by Hannah Kim
Last Wednesday, I had the opportunity to participate in the twelfth annual Faculty Response Forum hosted by the Fox Center for Humanistic Inquiry. This year’s theme was “Experiencing Difference through the Humanities,” and there were nine different discussion table set up. Some of the tables that most interested me were ones named “The Past is a Foreign Country: They Do Things Differently There,” “What’s Different about Poetry—and Does Poetry Make a Difference?” and “Humanities, Difference and the University,” and I ended up signing up for the last one because I thought discussing humanities within the broader context of the University might be interesting, especially given the latest departmental cuts.
After the welcoming speech delivered by Professor Brownley, our table began with humanities scholars’ tendency to become defensive about the nature of their works—especially regarding questions of relevancy and usefulness— and how we could best address the perceived need to continuously convince the university and the public of their value. The Center for Ethics was mentioned as an example of a university institution that could appeal to the humanities regarding practical issues, but a philosophy faculty member pointed out that philosophy departments across the nation tend to be rather uninvolved with ethics centers. Perhaps the gap between moral philosophy and applied ethics was a bigger one than we thought? This discussion eventually led us to question whether a purely contemplative and theoretical pursuit of humanities could be justified (or even ideal), a question I had often wondered myself. Could research that is entirely conceptual, divorced from any explicit relevancies such as policy implications, still hold value and meaning? Though I don’t think we came to a conclusive answer, for me the answer is an unequivocal “yes,” given that it was literature’s unique ability to offer consolation that first attracted me to the humanities.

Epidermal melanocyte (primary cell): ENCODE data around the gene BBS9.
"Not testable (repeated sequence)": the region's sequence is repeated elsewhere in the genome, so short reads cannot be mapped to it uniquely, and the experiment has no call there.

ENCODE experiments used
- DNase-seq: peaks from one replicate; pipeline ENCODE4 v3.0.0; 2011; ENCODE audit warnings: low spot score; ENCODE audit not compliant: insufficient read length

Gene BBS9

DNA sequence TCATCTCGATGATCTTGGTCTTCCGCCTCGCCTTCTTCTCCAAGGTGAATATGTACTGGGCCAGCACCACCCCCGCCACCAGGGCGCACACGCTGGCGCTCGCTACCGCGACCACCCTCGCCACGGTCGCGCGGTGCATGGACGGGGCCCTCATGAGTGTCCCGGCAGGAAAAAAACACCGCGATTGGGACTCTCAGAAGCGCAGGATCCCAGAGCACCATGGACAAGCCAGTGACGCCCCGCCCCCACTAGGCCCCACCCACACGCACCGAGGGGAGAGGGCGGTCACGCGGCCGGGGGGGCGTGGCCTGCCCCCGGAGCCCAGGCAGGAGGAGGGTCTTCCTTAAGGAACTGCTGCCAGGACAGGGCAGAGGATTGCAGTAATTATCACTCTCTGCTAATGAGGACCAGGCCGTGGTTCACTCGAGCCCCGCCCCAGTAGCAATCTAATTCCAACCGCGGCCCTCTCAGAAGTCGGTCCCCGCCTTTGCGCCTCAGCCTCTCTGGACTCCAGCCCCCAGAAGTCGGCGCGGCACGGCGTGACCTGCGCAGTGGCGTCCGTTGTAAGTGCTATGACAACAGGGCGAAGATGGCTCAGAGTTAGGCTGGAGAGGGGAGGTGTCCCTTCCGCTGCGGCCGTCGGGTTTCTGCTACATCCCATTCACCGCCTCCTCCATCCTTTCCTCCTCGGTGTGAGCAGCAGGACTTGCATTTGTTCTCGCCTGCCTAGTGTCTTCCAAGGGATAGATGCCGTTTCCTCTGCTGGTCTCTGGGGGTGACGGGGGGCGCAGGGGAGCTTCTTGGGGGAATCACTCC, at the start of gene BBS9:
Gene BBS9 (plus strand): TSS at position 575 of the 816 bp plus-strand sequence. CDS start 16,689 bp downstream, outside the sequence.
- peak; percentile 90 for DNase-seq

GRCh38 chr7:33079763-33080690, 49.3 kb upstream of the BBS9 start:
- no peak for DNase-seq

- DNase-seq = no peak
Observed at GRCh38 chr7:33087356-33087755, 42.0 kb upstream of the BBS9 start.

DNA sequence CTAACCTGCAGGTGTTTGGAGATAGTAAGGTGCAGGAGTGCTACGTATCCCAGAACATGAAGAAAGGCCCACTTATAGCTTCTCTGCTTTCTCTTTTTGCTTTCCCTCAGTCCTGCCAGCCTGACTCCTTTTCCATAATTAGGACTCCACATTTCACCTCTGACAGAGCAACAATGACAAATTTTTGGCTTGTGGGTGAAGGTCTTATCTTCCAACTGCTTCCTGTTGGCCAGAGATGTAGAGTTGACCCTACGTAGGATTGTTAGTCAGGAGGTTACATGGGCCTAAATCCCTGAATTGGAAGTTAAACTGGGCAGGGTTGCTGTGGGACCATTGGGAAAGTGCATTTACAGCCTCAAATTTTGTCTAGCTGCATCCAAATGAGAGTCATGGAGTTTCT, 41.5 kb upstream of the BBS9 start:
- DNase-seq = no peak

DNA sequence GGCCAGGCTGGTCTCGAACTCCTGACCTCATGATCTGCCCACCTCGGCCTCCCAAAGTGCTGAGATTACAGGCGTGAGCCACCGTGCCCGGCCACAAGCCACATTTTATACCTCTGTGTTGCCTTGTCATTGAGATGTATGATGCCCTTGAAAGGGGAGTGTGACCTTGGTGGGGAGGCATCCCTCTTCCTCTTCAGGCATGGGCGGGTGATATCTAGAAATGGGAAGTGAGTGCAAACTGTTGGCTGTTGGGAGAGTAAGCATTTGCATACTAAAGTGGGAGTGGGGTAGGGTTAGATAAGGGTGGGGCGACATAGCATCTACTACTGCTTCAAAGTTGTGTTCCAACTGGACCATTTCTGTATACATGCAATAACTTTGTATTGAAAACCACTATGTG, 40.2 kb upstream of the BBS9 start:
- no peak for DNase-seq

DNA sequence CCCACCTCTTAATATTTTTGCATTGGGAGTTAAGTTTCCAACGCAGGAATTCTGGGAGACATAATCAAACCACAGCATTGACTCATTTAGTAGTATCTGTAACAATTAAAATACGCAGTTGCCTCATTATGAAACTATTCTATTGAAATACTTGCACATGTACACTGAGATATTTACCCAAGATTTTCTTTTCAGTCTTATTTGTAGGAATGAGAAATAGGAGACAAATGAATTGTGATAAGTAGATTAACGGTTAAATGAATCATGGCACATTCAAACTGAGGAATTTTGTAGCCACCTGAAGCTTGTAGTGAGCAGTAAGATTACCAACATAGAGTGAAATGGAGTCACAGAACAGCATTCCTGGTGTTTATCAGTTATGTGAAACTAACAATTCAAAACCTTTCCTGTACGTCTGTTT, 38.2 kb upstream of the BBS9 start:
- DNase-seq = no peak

The forum was my first time mingling with faculty and administrators in a setting where the implicit teacher-student hierarchy did not dictate the norms of social and intellectual interaction. Instead, every person sitting around the table was considered equal contributors to the discussion, and in fact, there were moments when the ability to speak as an undergraduate student helped me provide a unique perspective. The evening, replete with good food, good conversations, and an even better reminder of why we love what we do, was a thoroughly enjoyable one.